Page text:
Best Event Industry Articles: Volume 5

Posted by Matt Milloway on Oct 23, 2015

AppBurst’s “Best Event Industry Articles” series aims to share insight related to the event industry from around the internet with a focus on mobile technology. Content sources range from event industry-specific blogs to major technology websites and everything in between. Along with original Apps For Events blog posts, we hope these summaries serve to better educate our readers on mobile technology and the many benefits of event apps.

Volume 5 articles come from Event Manager Blog, Velvet Chainsaw, and TSNN.

Conferences Need to Better Serve Attendee ROI

Most event hosts consider their own ROI from sponsorships, registration fees, and so forth before emphasizing the benefits of attendees. Jeff Hurt on Velvet Chainsaw Consulting rightly believes the future conference, however, is all about increasing the ROI for attendees:

Actually, the fundamental job of future conferences is threefold: To facilitate and guide the social process of attendee’s learning, [to] help paying attendees remember their new learning and [to] assist attendees in the application of that learning on the job. It’s only when the three steps above occur that the attendee’s ROI increases. And then that attendee is willing to return to your event.” (Read Article)

All three of Jeff’s points are addressed by mobile event apps:

Users of mobile event apps enjoy interaction with other attendees and colleagues via social media, contact directories, and push messages—all of which facilitate the process of learning and urging attendees to not only access the right content, but interact and collaborate to engage in event material.

The ability to integrate news feeds, webinars, and PDF documents (e.g. abstracts, presentations, and white papers) into a mobile app gives attendees a database of content to access back on the job.

Common Trade Show Mistakes

From not emphasizing research to focusing on quantity over quality, a number of missteps can derail the returns from attending an exhibition. Other mistakes to avoid are greatly mitigated by utilizing a mobile event app. One example is the effective integration of popular social media networks to connect with others at the event; attendees are given everything they need in one convenient spot.

Connect with people on Twitter and Facebook that you spoke with so that after the trade show, they’ll continue to hear about your company. You can also use it to connect with people that you might not have had a chance to meet at your booth. Use LinkedIn after the trade show to connect with people in a more professional manner.” (Read Article)

Leads are also “probably the biggest mistake you can make. You spend time and money at a trade show to try to collect leads to increase sales, it doesn’t make sense to not use the most valuable information you collected to your advantage. Send your leads a personal message immediately following the trade show to remind them of who you are.” The idea of communication—or the lack thereof—is a must-have at trade shows and mobile apps cover both social media and direct communication.

Questions to Ask at Event Registration

A guest post on Event Manager Blog emphasizes the importance of registration to gather details and highlights 10 questions to ask attendees; topics range from basics like payment and roommate information to allergies and emergency contacts. The article also notes that social media handles should be acquired:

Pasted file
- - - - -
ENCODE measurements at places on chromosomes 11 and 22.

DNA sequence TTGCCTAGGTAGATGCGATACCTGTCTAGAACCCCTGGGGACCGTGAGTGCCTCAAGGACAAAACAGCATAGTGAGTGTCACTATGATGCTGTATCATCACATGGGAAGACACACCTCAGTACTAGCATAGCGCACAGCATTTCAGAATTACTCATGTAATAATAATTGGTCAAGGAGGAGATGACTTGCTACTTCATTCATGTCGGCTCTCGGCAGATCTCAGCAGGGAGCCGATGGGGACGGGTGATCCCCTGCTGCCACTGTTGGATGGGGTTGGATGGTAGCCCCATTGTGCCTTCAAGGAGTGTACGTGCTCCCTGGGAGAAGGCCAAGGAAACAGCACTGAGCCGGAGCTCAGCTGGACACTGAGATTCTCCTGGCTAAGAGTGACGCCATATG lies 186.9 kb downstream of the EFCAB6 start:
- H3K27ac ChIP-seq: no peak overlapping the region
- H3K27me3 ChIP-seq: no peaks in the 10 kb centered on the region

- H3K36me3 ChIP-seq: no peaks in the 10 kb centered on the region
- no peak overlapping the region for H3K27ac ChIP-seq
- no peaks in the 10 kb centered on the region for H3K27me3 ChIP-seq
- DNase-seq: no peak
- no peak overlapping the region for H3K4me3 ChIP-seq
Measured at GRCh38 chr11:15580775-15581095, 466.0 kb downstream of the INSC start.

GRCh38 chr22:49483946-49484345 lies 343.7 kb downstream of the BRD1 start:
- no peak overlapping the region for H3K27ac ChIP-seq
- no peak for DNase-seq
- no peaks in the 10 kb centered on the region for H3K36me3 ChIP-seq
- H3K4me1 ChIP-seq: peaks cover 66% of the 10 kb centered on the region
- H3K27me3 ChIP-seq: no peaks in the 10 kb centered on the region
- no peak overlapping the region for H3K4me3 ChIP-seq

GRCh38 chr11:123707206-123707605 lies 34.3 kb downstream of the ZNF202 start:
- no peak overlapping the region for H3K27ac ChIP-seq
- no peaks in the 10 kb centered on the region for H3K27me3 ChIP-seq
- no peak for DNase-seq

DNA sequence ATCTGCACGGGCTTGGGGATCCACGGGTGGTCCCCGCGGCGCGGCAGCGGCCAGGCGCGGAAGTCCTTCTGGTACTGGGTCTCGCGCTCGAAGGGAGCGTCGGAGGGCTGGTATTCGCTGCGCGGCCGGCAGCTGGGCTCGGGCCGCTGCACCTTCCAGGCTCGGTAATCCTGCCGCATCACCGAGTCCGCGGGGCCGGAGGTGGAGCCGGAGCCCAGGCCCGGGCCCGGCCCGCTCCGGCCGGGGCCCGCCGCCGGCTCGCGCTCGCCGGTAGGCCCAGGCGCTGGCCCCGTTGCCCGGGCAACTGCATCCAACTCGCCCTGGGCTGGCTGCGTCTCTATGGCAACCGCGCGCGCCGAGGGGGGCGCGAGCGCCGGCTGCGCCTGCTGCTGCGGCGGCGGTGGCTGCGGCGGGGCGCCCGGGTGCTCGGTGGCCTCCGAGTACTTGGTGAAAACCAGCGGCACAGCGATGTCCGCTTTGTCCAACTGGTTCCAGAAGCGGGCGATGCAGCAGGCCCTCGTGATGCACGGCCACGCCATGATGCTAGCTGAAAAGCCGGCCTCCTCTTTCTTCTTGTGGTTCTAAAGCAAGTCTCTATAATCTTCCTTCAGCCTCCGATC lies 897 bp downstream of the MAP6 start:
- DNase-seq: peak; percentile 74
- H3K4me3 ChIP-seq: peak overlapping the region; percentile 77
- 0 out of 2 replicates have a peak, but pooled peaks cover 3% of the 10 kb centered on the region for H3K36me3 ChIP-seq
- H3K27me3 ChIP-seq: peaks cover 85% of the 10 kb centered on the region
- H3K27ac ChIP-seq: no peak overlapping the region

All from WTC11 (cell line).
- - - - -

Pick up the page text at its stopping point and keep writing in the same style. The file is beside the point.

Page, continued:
Research what’s being talked about on Facebook, Twitter and LinkedIn — and refine your social media strategy, push conference information to the right audience, and build excitement before the event (e.g. posting teaser videos from presenters or exhibitors).” (Read Article)

Acquiring information from attendees and utilizing social media can be greatly aided by a mobile event app. Consider asking for information in a pre-event survey located in the event app; details can be gathered in a content management system for easy access at any time. Sending information to the right audience and building excitement before the event—even using the specific example of a teaser video—is perfect for an event app. Consider an opening splash video as a teaser and utilize attendee user authentication to segment content and give information tailored to specific attendees.

Debriefing Your Event

Reflecting on events after the big weekend is vital to improve and evolve the meeting or conference in years to come. Understanding how to go about the internal debriefing process is just as important. On one hand, the success (and failures) of planning the event from an internal standpoint is important to improve efficiency in subsequent years; this type of debrief focuses on the back-end. The attendee experience and levels of engagement during the event is also important and considered the front-end:

Front end debriefs can take the form of a live Q+A session at the event, short surveys that are integrated with an event app that ask for feedback after each session, a longer survey sent out post event, an email or social media campaign asking for feedback in an inventive way, or even in a little research, where you see what attendees are saying about their experience at your event on various online channels.” (Read Article)

Mobile event apps enable planners and organizers to accomplish every suggestion for front-end debriefs. From live polling and integrated surveys to emailing attendees directly in the app and integrating social media, event apps engage attendees and generate tangible information for improving the event experience.

To learn about AppBurst's mobile event apps and to speak with a representative: